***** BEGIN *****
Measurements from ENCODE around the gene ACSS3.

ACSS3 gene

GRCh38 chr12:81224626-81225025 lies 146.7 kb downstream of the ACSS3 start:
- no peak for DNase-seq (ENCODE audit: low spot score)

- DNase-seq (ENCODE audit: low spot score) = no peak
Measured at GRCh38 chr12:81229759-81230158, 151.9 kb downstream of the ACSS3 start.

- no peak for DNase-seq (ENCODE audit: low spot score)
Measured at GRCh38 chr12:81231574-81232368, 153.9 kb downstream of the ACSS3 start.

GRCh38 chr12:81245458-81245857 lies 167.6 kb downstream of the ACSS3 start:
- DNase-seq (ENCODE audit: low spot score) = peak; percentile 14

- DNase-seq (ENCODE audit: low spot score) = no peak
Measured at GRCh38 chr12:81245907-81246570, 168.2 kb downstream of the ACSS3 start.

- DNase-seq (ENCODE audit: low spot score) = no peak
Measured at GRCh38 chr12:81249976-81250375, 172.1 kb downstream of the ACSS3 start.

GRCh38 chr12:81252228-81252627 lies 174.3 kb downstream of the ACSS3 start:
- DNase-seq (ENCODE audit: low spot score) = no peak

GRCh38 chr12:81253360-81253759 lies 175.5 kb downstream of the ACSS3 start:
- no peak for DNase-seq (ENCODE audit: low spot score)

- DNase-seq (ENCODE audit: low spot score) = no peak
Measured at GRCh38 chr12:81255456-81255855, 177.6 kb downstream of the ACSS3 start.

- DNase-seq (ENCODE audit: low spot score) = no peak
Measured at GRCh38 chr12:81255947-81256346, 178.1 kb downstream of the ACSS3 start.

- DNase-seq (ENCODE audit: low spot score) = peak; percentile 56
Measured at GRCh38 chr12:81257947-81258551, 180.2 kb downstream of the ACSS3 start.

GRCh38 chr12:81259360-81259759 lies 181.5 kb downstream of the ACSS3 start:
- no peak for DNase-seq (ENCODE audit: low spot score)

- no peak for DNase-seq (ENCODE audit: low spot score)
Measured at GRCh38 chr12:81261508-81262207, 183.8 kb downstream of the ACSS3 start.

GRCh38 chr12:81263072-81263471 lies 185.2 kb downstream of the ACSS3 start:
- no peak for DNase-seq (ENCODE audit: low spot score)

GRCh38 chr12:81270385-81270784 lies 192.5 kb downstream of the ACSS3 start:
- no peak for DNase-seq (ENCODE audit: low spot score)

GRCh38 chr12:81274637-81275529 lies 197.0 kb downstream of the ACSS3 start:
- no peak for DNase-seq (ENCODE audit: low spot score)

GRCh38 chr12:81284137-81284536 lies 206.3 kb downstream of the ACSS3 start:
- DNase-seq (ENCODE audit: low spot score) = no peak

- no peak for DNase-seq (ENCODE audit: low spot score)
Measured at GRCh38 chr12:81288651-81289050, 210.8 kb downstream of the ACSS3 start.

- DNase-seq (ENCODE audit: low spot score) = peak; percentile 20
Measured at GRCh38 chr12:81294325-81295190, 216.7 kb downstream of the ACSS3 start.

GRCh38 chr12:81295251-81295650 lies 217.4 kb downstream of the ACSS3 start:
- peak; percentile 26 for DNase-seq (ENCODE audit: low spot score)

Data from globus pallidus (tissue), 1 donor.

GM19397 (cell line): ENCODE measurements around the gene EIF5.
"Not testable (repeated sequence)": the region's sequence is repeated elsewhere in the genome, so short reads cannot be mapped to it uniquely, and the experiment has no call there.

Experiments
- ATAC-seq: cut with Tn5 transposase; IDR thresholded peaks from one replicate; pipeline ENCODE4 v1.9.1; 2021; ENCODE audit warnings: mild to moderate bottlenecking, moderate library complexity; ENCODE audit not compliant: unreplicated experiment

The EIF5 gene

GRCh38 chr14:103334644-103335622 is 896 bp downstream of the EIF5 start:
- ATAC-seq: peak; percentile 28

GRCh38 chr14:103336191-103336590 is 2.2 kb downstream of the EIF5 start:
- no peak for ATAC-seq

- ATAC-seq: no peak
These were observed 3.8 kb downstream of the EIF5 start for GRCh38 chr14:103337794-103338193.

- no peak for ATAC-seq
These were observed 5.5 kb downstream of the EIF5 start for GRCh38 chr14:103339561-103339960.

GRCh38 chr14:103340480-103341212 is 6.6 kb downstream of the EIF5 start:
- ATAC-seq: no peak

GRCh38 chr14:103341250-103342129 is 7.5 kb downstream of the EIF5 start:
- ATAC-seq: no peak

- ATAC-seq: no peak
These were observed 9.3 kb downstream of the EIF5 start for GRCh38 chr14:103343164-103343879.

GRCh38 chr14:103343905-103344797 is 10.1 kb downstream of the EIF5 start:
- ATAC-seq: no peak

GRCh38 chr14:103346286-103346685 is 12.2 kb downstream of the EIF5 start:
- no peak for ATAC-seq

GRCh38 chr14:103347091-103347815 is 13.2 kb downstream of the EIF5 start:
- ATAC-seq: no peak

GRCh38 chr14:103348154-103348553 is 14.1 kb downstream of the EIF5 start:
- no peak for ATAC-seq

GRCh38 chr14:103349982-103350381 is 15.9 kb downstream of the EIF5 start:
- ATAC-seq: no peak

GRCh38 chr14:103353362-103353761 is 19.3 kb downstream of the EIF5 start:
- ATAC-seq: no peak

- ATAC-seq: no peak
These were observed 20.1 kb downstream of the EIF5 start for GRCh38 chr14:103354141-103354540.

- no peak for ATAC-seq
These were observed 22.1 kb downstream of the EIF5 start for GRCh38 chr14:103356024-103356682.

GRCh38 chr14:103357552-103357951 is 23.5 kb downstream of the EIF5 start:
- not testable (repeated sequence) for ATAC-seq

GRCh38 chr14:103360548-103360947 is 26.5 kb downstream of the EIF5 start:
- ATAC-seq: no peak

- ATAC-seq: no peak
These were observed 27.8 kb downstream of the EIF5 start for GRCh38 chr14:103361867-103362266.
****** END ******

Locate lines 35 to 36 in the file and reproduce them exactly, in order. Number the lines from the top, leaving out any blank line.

GRCh38 chr12:81284137-81284536 lies 206.3 kb downstream of the ACSS3 start:
- DNase-seq (ENCODE audit: low spot score) = no peak